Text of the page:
Ceg1 depletion reveals mechanisms governing degradation of non-capped RNAs in Saccharomyces cerevisiae

Onofrio Zanin, Matthew Eastham, Kinga Winczura, Mark Ashe, Rocio t. Martinez-Nunez, Daniel Hebenstreit, Pawel Grzechnik

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Most functional eukaryotic mRNAs contain a 5′ 7-methylguanosine (m 7G) cap. Although capping is essential for many biological processes including mRNA processing, export and translation, the fate of uncapped transcripts has not been studied extensively. Here, we employed fast nuclear depletion of the capping enzymes in Saccharomyces cerevisiae to uncover the turnover of the transcripts that failed to be capped. We show that although the degradation of cap-deficient mRNA is dominant, the levels of hundreds of non-capped mRNAs increase upon depletion of the capping enzymes. Overall, the abundance of non-capped mRNAs is inversely correlated to the expression levels, altogether resembling the effects observed in cells lacking the cytoplasmic 5′−3′ exonuclease Xrn1 and indicating differential degradation fates of non-capped mRNAs. The inactivation of the nuclear 5′−3′ exonuclease Rat1 does not rescue the non-capped mRNA levels indicating that Rat1 is not involved in their degradation and consequently, the lack of the capping does not affect the distribution of RNA Polymerase II on the chromatin. Our data indicate that the cap presence is essential to initiate the Xrn1-dependent degradation of mRNAs underpinning the role of 5′ cap in the Xrn1-dependent buffering of the cellular mRNA levels.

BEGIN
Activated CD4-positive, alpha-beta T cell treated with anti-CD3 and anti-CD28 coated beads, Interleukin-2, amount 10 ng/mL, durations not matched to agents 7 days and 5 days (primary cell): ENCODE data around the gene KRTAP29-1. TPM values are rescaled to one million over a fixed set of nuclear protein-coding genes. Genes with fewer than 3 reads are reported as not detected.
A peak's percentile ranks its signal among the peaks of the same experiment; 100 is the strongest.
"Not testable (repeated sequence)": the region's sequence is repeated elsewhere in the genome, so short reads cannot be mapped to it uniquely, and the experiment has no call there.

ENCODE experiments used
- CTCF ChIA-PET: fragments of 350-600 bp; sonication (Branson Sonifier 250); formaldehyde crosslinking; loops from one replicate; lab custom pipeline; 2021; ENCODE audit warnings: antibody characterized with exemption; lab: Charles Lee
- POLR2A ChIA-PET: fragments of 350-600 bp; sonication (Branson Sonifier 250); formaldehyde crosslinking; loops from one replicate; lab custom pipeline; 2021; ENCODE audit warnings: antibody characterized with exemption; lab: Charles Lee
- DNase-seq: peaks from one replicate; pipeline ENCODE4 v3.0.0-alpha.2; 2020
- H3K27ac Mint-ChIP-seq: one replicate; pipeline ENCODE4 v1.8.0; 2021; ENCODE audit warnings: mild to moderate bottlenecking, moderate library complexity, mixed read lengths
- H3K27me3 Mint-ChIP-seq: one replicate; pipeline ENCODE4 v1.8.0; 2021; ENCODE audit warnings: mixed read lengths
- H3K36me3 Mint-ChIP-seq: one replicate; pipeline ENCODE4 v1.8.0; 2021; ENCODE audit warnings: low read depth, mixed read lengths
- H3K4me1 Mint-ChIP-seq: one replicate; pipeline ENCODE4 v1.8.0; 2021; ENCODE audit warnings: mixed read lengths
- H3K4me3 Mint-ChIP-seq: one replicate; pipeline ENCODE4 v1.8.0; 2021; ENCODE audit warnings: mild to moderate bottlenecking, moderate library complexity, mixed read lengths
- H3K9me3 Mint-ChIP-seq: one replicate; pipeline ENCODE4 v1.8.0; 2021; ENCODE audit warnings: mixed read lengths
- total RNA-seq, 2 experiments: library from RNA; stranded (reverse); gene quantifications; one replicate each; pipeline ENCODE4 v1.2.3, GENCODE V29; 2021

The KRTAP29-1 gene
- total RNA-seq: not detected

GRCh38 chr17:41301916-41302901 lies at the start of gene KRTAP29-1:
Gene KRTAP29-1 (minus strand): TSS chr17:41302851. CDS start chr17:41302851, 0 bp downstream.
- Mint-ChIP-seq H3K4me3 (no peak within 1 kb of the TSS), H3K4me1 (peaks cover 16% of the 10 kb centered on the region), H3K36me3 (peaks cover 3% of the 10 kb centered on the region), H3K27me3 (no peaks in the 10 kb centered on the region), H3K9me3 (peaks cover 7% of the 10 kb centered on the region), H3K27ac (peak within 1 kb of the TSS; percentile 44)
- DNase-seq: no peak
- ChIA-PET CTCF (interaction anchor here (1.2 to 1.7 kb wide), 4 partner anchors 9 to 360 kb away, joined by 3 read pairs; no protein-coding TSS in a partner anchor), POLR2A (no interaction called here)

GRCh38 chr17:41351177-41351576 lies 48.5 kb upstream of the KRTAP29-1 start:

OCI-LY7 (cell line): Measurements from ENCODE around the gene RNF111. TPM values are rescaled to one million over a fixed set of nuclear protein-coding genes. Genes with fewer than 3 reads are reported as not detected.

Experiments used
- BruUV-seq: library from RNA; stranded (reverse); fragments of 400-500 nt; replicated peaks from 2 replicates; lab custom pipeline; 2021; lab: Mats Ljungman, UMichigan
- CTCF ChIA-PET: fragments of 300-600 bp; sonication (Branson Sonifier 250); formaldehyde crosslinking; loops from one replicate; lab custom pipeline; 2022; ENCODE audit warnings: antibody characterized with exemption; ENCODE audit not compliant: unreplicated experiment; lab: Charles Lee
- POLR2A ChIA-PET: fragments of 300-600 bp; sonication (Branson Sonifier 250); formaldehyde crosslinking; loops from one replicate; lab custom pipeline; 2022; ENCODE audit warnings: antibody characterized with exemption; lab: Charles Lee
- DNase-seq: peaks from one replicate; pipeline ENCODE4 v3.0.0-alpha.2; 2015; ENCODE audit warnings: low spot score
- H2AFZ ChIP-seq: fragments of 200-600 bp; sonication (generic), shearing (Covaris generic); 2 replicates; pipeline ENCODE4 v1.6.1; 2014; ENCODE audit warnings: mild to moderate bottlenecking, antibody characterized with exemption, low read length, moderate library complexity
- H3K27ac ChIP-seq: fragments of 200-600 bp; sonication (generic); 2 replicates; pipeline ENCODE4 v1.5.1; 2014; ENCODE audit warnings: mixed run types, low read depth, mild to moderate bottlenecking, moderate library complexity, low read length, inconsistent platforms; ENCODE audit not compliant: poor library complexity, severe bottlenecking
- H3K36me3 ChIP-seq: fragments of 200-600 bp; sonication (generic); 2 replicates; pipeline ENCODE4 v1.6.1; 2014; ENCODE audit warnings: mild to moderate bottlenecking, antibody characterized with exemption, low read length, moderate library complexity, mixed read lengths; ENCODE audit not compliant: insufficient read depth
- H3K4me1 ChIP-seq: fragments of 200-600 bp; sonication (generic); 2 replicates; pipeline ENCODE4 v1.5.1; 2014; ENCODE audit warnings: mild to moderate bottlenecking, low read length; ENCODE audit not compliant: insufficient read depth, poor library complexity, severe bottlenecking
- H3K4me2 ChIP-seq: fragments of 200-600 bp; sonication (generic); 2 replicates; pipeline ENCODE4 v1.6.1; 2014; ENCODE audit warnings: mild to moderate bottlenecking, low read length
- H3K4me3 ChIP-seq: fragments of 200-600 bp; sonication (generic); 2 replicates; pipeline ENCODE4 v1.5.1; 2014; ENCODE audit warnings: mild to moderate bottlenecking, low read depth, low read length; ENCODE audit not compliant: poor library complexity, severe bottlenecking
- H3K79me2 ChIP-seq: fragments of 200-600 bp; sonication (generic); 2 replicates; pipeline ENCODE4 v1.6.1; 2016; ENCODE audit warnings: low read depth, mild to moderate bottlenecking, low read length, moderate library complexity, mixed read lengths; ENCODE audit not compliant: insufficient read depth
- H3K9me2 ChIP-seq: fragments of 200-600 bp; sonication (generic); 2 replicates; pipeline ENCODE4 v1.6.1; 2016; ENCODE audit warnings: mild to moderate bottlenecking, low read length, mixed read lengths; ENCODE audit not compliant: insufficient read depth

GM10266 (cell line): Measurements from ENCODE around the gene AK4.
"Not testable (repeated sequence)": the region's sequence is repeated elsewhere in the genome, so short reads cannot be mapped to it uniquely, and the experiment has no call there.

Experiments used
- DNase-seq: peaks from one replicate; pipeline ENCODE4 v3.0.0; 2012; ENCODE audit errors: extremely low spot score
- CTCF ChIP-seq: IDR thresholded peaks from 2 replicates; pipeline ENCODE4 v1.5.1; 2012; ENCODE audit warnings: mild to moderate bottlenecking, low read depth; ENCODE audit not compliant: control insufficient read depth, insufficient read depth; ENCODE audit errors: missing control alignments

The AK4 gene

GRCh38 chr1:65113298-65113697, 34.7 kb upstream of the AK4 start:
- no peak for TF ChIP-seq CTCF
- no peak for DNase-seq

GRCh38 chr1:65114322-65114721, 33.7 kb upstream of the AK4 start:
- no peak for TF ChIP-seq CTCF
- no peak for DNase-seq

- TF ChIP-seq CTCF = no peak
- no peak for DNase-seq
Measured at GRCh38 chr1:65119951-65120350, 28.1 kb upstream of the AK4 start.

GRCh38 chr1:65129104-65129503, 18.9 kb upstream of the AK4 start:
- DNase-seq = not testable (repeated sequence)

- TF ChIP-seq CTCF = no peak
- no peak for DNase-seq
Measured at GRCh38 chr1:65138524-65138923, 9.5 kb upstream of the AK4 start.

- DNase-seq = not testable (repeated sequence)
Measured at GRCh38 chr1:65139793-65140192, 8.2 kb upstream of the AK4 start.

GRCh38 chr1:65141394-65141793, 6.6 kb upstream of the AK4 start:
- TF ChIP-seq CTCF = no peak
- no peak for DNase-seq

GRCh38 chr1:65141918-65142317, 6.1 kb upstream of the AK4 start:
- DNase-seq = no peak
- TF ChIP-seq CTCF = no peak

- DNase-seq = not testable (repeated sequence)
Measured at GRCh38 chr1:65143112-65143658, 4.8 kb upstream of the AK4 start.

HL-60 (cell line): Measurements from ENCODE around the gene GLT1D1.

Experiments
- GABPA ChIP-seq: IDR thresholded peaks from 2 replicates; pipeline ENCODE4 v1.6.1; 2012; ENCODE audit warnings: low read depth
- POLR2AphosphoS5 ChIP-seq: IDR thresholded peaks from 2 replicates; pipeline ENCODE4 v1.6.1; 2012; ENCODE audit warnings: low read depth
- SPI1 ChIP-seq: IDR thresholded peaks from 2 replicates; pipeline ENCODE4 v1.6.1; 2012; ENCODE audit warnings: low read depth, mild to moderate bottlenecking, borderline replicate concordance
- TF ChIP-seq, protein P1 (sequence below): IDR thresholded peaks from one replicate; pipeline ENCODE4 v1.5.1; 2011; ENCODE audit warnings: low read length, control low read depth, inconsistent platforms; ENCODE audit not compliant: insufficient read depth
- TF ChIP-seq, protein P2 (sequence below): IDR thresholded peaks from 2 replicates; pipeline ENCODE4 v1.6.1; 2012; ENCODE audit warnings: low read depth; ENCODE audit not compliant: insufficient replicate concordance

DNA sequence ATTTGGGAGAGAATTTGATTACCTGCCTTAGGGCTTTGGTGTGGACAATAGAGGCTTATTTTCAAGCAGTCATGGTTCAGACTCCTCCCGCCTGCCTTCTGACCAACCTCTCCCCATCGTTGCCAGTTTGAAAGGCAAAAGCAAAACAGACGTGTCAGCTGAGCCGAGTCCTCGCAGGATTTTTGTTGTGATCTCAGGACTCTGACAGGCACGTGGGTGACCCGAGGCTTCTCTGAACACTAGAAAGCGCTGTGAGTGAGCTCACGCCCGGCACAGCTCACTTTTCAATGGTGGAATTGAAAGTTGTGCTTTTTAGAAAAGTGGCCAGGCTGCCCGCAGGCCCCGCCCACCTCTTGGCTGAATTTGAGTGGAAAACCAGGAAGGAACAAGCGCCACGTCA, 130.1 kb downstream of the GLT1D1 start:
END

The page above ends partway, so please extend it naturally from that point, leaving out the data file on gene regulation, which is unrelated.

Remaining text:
Original languageEnglish
Article number1112
JournalCommunications Biology
Issue number1
Publication statusPublished - 2 Nov 2023


  • Exonucleases/metabolism
  • RNA Caps/genetics
  • RNA, Messenger/genetics
  • Saccharomyces cerevisiae Proteins/genetics
  • Saccharomyces cerevisiae/genetics


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